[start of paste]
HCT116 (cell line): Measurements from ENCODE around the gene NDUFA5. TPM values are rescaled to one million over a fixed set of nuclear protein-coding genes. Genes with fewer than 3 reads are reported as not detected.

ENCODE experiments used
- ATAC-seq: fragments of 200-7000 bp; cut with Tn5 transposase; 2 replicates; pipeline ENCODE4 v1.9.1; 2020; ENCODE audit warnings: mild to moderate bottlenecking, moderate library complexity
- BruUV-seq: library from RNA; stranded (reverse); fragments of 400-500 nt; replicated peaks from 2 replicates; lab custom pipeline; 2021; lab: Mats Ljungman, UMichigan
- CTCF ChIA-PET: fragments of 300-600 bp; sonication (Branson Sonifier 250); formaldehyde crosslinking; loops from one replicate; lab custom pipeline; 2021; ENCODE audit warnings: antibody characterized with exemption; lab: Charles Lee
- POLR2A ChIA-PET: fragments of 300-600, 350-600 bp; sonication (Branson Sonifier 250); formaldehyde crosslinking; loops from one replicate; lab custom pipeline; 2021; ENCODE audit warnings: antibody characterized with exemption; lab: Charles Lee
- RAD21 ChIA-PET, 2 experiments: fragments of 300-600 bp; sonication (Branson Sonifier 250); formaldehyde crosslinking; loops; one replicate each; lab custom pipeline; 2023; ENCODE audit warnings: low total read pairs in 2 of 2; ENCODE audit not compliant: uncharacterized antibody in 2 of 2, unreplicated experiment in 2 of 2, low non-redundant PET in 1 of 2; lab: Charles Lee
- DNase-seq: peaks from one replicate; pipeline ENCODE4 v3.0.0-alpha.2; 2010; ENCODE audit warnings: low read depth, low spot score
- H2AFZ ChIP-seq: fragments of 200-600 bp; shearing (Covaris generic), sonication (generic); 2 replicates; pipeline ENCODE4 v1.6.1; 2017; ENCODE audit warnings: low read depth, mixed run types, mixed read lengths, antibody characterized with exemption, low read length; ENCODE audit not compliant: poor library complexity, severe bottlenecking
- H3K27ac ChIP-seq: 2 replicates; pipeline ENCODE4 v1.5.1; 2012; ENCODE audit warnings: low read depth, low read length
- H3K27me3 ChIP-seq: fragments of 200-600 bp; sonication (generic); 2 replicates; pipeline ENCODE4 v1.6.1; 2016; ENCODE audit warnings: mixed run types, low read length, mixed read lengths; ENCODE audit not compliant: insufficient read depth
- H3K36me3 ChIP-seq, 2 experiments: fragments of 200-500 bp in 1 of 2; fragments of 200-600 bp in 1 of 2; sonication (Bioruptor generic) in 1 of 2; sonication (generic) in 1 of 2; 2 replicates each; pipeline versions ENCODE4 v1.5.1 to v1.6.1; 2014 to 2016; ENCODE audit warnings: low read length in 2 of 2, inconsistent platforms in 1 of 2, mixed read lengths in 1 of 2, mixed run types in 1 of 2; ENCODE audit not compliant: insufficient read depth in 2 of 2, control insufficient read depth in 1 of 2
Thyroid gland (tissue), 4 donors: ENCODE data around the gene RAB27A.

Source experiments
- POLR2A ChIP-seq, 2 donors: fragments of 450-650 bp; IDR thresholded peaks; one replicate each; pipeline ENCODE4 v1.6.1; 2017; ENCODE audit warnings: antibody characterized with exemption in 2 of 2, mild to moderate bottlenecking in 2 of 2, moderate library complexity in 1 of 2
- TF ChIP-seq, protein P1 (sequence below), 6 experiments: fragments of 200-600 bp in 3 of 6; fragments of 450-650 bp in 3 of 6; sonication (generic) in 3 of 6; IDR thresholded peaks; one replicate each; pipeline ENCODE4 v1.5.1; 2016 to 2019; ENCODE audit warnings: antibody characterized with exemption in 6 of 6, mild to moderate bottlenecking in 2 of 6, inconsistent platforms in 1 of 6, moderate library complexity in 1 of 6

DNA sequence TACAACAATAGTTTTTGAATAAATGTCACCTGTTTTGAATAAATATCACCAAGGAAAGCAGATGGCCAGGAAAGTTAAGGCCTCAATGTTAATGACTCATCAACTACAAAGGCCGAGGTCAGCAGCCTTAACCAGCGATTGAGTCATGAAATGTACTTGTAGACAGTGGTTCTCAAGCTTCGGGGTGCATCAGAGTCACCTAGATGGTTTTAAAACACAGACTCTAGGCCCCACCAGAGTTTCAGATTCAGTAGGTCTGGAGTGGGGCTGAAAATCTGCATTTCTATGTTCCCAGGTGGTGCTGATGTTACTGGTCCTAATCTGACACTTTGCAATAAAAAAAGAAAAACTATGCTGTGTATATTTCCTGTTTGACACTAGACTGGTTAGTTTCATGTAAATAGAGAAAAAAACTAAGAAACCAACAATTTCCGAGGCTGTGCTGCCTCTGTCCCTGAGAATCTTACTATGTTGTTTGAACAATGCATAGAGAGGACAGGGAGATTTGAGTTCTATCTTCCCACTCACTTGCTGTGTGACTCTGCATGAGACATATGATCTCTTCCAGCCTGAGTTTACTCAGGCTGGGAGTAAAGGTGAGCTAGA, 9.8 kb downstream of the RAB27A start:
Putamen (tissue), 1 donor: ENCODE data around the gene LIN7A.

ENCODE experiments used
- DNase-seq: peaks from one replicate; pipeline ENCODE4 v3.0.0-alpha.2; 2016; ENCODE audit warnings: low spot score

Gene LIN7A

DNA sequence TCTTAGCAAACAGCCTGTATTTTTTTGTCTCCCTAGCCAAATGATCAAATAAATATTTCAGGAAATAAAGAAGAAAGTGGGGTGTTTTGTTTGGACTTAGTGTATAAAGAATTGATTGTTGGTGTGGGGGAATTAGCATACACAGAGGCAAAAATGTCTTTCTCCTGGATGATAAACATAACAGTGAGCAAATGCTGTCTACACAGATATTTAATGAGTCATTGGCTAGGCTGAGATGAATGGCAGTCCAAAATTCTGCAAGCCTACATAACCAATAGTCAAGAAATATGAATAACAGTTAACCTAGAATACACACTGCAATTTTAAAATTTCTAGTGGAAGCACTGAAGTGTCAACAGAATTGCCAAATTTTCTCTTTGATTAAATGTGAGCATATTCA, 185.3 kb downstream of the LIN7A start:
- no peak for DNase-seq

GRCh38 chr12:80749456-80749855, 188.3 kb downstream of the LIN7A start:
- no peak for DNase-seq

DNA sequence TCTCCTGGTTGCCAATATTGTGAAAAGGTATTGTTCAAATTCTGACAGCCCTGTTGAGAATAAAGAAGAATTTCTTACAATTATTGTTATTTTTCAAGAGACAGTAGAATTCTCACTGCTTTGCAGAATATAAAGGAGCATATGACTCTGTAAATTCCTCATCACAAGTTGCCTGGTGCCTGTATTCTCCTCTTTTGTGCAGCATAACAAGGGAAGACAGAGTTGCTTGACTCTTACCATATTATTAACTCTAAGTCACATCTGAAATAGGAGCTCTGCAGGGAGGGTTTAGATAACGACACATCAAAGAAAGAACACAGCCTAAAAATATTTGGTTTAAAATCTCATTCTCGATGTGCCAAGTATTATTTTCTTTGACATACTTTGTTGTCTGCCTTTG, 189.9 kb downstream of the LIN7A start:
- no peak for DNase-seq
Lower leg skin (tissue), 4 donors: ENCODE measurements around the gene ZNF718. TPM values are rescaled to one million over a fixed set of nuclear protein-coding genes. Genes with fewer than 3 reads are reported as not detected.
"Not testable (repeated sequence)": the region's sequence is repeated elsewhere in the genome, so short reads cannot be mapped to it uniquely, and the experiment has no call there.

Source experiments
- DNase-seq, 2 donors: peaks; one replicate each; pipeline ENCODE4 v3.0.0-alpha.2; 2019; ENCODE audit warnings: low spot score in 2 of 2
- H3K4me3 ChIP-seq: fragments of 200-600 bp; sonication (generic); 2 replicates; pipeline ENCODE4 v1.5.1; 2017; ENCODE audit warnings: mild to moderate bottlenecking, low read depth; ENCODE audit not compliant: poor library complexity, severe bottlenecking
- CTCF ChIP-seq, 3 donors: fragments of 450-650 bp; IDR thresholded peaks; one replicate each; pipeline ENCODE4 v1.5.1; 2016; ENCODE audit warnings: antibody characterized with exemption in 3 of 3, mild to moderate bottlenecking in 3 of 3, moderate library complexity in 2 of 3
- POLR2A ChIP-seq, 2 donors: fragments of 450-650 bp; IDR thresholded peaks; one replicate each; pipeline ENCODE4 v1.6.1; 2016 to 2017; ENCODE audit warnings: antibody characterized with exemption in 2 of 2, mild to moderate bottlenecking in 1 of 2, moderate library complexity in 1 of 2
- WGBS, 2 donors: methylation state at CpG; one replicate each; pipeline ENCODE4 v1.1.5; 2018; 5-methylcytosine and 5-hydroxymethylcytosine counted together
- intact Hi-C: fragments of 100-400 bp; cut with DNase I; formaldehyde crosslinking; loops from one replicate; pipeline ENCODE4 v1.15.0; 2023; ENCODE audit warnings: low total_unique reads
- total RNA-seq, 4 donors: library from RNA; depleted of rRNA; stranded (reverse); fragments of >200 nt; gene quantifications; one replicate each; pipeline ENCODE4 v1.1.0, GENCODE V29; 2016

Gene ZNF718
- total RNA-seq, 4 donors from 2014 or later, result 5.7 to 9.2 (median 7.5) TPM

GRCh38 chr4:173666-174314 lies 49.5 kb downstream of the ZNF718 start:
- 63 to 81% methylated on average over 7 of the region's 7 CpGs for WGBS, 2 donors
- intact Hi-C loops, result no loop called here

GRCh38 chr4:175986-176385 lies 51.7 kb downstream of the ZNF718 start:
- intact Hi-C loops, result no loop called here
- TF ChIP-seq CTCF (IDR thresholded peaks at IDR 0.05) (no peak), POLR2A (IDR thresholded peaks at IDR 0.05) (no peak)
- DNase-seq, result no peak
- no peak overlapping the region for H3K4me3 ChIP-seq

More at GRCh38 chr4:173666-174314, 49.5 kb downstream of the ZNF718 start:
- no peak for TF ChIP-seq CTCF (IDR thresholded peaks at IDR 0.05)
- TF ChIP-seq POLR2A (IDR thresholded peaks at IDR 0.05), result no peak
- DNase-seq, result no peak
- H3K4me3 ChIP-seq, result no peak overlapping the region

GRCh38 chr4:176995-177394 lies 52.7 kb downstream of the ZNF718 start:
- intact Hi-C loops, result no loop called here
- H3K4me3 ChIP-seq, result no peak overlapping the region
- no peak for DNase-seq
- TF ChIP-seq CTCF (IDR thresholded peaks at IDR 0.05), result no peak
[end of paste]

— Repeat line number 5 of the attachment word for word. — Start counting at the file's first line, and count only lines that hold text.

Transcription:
- CTCF ChIA-PET: fragments of 300-600 bp; sonication (Branson Sonifier 250); formaldehyde crosslinking; loops from one replicate; lab custom pipeline; 2021; ENCODE audit warnings: antibody characterized with exemption; lab: Charles Lee